Two days after Big Ten presidents and chancellors met to review information about a possible fall football season, University of Nebraska system president Ted Carter was caught on a hot microphone saying that an announcement will come later Tuesday.
Carter was speaking to Bob Hinson, director of the National Strategic Research Institute, before a news conference Tuesday in Lincoln, Nebraska.
“We’re getting ready to announce the Huskers and Big Ten football tonight,” Carter told Hinson, on a video posted by KETV television in Omaha.
“Oh, really?” Hinson replied. “I heard that that was happening. There’s a lot of anticipation about that. Good for you. Maybe that will get off your plate.”
Answered Carter: “Well, it never will, but it’s a good move in the right direction.”
Carter, who is not one of the 14 presidents and chancellors who will vote on the decision, was later asked about the conversation made on the hot mic.
“I think that was picked up a little out of context,” Carter told KLKN television. “All I said is there’s work going on and we remain cautiously optimistic, like everybody else, that we’ll get to discovering when it’s safe to play.”
The Big Ten could not immediately confirm an announcement would come later Tuesday.
The league’s entire council of presidents and chancellors met for several hours Sunday afternoon with members of the return to competition task force, who reviewed the latest medical information about a safe resumption of play during the coronavirus pandemic, as well as plans for scheduling and television. The medical subcommittee of the task force also met Saturday with eight presidents or chancellors, including Ronnie Green, chancellor of the University of Nebraska-Lincoln.
Sunday’s meeting did not result in a vote on whether to begin the fall football season.
The Big Ten on Aug. 11 postponed all the fall sports seasons, including football, because of concerns about the pandemic. The league’s presidents and chancellors voted 11-3 to postpone, with only Nebraska, Ohio State and Iowa electing to proceed forward. A vote to play a fall season would require at least 60% of the presidents and chancellors (nine or more).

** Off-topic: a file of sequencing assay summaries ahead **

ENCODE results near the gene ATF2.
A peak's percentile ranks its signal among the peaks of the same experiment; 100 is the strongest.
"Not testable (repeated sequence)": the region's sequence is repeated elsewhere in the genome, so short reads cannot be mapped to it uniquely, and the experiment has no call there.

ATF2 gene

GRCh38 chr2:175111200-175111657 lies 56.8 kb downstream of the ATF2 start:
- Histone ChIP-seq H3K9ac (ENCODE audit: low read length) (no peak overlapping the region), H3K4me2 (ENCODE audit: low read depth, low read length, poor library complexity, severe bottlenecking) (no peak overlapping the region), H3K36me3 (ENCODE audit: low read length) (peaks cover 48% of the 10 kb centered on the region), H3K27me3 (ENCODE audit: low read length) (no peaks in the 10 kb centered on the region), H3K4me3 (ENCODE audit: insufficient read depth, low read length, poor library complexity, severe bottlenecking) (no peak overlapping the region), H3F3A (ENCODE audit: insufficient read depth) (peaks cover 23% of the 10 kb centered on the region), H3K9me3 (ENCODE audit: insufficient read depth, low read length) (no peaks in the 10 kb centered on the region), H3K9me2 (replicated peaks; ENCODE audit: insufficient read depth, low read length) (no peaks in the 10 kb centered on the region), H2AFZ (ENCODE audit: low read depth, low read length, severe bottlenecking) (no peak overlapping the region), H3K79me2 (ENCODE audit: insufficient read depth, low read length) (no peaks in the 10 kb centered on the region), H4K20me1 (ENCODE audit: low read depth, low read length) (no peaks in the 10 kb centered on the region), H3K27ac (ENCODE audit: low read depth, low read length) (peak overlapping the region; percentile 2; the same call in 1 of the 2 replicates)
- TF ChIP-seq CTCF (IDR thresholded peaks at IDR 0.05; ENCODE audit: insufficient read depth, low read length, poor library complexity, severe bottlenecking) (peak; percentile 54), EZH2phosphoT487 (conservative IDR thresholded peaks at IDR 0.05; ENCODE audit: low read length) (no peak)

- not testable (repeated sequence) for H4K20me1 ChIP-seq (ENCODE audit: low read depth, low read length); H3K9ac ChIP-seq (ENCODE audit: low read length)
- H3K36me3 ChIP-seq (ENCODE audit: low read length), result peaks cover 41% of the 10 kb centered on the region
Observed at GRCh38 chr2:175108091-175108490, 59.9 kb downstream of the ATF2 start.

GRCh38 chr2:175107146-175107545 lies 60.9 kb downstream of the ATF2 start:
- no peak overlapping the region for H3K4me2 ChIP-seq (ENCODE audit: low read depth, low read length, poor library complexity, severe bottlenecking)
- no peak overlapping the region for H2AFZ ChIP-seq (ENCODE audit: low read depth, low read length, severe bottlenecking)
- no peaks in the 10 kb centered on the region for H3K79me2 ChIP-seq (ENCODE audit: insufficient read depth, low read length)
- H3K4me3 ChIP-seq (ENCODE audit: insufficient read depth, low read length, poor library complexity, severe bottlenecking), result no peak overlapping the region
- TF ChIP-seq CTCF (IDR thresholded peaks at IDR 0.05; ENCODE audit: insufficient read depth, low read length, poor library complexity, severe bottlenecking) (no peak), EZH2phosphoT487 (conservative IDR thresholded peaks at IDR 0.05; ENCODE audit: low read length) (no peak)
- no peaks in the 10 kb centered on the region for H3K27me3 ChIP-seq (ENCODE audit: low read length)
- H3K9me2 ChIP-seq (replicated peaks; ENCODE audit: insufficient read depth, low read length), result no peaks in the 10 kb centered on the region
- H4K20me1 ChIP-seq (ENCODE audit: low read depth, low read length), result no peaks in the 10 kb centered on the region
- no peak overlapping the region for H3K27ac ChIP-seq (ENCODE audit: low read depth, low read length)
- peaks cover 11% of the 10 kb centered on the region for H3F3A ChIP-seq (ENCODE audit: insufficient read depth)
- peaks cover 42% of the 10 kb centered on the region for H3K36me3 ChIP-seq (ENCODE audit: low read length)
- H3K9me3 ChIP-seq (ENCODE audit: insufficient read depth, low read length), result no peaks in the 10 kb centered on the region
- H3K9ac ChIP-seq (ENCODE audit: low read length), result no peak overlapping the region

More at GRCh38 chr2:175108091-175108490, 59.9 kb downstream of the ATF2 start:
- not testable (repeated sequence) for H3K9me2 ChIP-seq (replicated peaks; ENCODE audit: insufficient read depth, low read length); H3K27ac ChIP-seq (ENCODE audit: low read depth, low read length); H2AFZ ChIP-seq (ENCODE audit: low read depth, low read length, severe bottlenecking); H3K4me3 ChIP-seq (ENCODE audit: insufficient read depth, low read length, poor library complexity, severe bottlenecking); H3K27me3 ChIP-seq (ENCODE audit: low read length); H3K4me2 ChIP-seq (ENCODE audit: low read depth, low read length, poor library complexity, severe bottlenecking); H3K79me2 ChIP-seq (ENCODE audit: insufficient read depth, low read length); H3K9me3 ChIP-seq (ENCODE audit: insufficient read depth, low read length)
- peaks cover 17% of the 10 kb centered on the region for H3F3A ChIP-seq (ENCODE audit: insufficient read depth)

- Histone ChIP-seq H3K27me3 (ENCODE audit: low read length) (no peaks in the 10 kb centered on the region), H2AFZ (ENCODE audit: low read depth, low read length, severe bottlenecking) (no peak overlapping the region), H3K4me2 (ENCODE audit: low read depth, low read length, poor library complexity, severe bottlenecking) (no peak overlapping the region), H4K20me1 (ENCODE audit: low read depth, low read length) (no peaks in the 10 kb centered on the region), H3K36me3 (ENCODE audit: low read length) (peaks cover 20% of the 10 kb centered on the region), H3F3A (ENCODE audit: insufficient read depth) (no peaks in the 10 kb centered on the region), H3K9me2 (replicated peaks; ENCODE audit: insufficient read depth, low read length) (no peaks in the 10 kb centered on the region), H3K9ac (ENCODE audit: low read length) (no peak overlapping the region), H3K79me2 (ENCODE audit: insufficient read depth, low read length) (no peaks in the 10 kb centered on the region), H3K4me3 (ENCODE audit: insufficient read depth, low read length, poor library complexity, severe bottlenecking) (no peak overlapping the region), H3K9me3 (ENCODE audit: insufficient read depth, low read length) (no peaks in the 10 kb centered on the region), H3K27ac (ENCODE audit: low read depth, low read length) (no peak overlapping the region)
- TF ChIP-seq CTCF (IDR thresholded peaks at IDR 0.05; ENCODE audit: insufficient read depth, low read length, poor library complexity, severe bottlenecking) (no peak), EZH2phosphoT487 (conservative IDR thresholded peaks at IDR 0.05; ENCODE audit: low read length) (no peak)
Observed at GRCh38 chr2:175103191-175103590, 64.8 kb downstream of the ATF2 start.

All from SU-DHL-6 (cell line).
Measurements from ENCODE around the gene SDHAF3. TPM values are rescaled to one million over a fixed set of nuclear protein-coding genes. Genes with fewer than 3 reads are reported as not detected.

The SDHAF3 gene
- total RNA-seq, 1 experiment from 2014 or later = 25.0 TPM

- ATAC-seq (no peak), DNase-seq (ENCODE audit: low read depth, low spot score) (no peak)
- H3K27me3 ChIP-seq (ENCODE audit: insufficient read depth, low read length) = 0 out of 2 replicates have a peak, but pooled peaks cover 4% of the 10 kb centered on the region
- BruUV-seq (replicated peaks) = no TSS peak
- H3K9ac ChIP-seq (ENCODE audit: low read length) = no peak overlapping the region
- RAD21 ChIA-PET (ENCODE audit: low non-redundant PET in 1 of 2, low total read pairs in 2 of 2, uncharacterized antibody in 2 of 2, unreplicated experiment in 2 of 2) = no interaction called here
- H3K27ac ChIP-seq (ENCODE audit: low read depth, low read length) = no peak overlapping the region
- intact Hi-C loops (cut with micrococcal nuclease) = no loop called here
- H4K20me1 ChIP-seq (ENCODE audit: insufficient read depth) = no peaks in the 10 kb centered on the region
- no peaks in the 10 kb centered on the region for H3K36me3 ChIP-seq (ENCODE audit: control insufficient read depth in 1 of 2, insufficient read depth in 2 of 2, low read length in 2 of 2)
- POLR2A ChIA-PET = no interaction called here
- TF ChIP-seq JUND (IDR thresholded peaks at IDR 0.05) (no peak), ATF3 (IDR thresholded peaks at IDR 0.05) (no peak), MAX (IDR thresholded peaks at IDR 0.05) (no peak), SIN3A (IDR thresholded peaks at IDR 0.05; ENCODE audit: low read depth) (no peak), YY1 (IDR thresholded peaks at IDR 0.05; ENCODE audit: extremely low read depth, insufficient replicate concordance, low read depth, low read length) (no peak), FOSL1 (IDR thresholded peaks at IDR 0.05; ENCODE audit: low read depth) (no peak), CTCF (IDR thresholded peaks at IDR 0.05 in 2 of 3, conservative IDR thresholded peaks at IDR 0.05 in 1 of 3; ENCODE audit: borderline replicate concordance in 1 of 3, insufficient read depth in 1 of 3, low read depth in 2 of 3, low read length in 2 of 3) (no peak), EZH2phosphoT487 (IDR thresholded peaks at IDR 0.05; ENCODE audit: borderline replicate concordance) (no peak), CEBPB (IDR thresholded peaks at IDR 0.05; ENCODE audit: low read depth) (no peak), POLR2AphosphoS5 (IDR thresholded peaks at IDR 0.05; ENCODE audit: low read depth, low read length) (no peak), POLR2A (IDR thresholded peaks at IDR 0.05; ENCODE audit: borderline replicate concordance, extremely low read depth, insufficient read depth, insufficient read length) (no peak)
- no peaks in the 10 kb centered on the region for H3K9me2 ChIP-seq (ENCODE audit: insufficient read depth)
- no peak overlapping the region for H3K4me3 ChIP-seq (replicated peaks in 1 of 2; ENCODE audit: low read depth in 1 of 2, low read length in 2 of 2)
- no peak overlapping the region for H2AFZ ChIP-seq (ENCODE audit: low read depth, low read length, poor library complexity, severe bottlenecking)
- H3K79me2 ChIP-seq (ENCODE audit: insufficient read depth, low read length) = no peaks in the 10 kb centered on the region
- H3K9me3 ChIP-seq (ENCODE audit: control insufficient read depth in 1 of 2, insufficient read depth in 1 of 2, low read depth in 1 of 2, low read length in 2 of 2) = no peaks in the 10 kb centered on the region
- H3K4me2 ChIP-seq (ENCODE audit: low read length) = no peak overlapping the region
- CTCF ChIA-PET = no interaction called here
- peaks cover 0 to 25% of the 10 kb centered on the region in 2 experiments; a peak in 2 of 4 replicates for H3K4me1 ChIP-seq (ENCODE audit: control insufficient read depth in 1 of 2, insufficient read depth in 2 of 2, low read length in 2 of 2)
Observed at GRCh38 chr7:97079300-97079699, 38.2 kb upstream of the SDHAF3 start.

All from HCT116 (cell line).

Wisconsin chancellor Rebecca Blank, in a video news conference Monday with reporters, said the league would “move forward together” on a decision to play fall football or not.
“This isn’t going to be a school-by-school thing,” Blank said.
Blank, speaking Tuesday at a U.S. Senate hearing on the future of college athlete compensation, said the Big Ten would continue the postponement until questions about testing, contact tracing and heart issues related to COVID-19 could be answered.
The Big Ten’s medical subcommittee, which is co-chaired by Ohio State lead team physician Dr. Jim Borchers and Penn State athletic director Sandy Barbour, outlined plans that not only included new testing possibilities, but also the latest information about myocarditis, a viral inflammation of the heart muscle, and other conditions found in athletes who recovered from COVID-19.
The league is exploring at least four rapid-response antigen testing options that could allow teams to test daily for COVID-19 and significantly decrease the amount of necessary contact tracing, sources said. The medical subcommittee includes lead team physicians from Northwestern, Indiana and Maryland, as well as experts in sports medicine and infectious diseases.
Sunday’s presentation also broadened beyond the medical component to include more specifics about how and when the Big Ten could start the season, along with possible dates and the medical thresholds that each team must meet in order to return.
A potential start date of Oct. 17 is one option being discussed, according to sources, and likely would allow Big Ten teams to complete an eight- or nine-game regular season before the College Football Playoff selections are made.
Six Big Ten teams appeared in the AP preseason poll, including No. 2 Ohio State and No. 7 Penn State.